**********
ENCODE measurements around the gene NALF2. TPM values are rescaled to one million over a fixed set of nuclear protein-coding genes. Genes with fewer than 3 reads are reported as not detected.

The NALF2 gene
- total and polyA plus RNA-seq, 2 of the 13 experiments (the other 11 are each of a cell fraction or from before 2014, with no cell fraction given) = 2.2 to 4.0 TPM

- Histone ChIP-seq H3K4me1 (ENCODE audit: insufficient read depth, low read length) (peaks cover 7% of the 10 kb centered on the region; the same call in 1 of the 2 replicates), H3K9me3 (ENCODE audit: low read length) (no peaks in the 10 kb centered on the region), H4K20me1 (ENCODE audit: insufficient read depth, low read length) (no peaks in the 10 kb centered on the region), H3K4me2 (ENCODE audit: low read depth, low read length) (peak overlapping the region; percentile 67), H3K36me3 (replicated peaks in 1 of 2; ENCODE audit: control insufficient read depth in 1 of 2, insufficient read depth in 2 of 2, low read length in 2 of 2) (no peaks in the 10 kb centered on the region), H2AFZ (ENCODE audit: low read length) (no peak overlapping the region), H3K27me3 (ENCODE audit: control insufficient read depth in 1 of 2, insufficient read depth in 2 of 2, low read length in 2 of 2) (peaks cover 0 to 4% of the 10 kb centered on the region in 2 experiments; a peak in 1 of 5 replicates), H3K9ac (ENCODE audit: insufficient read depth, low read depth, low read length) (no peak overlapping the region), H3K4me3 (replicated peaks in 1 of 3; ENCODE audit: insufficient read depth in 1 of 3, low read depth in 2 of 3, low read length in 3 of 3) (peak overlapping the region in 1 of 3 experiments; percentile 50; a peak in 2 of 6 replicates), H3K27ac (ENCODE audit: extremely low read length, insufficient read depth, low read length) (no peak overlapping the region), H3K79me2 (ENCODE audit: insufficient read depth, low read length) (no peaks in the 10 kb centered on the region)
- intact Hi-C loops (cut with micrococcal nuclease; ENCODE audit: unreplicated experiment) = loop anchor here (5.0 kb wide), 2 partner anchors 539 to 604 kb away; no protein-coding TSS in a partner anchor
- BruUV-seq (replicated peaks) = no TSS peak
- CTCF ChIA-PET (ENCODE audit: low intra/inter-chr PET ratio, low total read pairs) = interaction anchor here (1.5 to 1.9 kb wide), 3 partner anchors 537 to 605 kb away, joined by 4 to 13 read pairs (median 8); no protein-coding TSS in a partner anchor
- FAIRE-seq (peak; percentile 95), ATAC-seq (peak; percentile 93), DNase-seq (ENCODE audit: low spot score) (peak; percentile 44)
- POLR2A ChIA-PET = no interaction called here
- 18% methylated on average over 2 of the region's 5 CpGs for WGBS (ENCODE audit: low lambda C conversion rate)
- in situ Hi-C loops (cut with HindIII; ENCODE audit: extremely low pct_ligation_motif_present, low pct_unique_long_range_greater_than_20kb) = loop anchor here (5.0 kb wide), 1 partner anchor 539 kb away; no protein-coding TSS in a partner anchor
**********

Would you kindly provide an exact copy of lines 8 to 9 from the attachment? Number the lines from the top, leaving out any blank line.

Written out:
- FAIRE-seq (peak; percentile 95), ATAC-seq (peak; percentile 93), DNase-seq (ENCODE audit: low spot score) (peak; percentile 44)
- POLR2A ChIA-PET = no interaction called here